Staff editorial: Ferguson ruling, coverage, spark need for conversation

Duke Staff

The turmoil in Ferguson, Missouri is still mounting.

On Aug. 9 Michael Brown was fatally shot by a member of the Ferguson Police Department Darren Wilson. On Nov. 24 a St. Louis grand Jury ruled not to indict Wilson. Our opinion on the ruling will not be reflected in this issue. It is so divisive that we have struggled to come to anything resembling a consensus.

To be honest, none of our members on staff are black and cannot possibly know what racism feels like to the extent of someone who has felt it. However we are journalists and can certainly address the way in which the coverage in Ferguson was handled.

The ruling sparked a spectacle to watch with the way this issue was covered. The decision was made earlier in the day but announced on primetime television later in the day. The reaction was to show the protesters reactions and the media at the very least played a part in the situation escalating.

What makes this issue so impactful and significant is the issue of race. When images of Ferguson were shown on the news it made the situation look like the justice system was at war with black people.

Trending worldwide, with news updates from anchors and reporters turned the situation into a war zone in the eyes of a viewer making a human’s life an ulterior motive.

Whether we admit it or not, we cover different races, African-American and Caucasian, differently and this only perpetuates the ideas of segregation and stereotype.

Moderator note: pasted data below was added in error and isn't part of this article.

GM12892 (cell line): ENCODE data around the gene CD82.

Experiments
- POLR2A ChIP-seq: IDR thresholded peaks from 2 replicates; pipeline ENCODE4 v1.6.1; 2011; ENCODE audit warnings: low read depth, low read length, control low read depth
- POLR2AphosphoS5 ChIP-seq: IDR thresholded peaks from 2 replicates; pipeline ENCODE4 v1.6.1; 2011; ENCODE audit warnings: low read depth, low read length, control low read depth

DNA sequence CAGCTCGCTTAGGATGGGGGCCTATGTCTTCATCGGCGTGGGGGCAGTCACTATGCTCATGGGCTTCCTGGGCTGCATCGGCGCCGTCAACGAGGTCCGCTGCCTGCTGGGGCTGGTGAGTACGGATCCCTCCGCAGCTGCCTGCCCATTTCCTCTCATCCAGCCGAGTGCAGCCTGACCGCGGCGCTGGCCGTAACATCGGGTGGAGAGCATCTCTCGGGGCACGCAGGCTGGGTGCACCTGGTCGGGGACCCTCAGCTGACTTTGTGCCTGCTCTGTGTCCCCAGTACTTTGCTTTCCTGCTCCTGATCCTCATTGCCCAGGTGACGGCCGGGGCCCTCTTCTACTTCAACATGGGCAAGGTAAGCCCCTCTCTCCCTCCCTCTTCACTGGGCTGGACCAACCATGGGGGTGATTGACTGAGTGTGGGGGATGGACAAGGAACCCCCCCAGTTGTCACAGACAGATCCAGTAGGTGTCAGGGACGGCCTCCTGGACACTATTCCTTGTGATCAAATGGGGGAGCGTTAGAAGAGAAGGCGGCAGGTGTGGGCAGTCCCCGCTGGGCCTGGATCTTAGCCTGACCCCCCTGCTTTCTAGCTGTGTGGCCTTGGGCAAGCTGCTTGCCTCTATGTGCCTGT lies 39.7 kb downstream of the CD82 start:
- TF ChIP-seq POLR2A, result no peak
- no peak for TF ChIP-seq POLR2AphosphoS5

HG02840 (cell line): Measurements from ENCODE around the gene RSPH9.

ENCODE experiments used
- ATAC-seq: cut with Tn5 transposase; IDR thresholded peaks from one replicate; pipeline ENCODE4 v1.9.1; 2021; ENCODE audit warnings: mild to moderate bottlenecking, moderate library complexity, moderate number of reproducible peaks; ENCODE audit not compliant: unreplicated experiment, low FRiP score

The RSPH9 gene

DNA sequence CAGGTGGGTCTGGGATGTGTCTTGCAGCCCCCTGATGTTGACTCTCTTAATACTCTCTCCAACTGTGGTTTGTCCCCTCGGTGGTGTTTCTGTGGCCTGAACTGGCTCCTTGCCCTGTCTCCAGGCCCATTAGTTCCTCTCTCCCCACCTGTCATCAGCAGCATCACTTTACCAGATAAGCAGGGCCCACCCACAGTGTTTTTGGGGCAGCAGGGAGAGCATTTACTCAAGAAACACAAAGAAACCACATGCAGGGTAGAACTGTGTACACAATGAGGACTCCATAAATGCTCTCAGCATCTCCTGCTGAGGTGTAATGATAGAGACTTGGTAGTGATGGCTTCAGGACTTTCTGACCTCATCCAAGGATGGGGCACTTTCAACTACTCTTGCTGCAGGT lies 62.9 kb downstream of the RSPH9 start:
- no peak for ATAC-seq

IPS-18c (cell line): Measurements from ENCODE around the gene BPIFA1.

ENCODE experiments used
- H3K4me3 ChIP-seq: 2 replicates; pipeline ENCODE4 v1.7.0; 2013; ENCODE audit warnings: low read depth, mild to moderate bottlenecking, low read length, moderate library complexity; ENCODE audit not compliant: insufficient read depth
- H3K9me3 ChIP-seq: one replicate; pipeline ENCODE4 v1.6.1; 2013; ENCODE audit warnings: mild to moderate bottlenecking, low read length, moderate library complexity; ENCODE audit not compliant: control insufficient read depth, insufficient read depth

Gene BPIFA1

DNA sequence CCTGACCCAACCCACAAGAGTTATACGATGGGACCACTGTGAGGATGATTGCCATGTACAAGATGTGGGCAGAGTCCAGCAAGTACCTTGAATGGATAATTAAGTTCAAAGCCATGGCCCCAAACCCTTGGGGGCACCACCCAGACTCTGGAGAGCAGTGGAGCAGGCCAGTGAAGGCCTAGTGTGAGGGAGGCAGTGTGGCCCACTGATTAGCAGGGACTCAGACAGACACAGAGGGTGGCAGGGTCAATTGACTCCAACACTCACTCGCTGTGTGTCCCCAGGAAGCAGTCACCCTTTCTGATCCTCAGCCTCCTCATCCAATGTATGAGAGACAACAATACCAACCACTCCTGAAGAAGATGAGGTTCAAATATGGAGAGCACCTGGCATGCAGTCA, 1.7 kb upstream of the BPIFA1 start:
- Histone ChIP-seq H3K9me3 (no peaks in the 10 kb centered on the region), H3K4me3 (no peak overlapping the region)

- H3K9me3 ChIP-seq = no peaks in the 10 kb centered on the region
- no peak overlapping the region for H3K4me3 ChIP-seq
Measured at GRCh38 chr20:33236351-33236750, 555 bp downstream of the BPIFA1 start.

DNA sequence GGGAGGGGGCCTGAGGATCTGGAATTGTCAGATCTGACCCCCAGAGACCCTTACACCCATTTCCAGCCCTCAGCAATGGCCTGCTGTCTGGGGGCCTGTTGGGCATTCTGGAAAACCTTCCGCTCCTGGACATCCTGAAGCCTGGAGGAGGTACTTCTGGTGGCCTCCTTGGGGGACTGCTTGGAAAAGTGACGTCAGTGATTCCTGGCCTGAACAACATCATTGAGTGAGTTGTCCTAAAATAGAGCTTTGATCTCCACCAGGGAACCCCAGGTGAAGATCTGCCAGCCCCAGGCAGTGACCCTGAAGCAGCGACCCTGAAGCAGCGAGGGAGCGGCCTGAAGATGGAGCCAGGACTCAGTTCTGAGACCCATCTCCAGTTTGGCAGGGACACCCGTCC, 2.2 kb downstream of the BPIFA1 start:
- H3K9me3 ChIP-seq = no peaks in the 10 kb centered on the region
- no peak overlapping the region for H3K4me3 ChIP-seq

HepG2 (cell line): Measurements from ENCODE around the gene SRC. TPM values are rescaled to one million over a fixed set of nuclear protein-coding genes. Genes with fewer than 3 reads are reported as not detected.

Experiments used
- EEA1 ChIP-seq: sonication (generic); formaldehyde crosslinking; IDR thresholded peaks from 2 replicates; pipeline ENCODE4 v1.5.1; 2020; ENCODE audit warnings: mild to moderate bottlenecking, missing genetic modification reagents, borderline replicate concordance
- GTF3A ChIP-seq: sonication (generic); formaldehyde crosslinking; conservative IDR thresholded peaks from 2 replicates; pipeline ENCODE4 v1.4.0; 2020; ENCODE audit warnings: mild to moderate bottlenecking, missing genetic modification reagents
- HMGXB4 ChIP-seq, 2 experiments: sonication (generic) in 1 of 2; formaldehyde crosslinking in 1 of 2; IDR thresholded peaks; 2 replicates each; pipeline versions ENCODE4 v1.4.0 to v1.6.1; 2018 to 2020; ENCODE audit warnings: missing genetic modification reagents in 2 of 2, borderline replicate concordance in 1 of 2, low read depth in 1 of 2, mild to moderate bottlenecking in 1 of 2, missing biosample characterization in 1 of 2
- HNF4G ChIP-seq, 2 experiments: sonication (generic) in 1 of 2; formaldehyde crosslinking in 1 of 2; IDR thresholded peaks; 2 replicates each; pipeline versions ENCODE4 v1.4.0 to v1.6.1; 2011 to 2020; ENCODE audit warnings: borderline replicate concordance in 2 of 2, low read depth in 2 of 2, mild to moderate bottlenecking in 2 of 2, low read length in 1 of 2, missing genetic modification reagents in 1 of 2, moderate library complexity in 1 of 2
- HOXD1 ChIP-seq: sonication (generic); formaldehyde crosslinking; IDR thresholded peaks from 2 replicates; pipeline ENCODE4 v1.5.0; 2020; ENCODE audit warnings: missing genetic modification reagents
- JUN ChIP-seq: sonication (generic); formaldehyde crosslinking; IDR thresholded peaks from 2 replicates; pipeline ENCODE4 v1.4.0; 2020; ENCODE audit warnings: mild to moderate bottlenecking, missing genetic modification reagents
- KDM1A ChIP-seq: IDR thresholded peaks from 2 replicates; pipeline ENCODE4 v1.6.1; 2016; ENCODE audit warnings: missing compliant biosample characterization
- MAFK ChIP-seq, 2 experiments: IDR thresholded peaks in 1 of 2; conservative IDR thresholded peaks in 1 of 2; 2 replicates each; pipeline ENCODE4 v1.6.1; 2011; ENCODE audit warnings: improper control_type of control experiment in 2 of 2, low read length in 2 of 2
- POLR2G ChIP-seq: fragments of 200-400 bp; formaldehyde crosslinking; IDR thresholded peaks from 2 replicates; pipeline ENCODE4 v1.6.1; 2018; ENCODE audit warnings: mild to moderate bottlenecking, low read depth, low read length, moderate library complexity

When a white man dies, the headline is not accompanied with a race implication while other minorities feature a human’s race before they even mention their name. It’s easy to pretend this issue doesn’t exist when it doesn’t feel like it applies to us. But if we let this ignorance continue, our behavior is the same as condoning it.

The way Ferguson was covered was shockingly charged with race, and it relates back to internal prejudices.

When the incident first occurred it garnered little national attention until those feeling oppressed stood up for themselves through riot and protest. If we look back through history many of our country’s greatest change has come about through these same actions such as the abolition of slavery and women’s right to vote.

It is the media’s responsibility to cover the truth. It is the reader’s to educate one’s self. It is all of ours to improve the human race, not destroy it.

What do you think? Leave us a comment!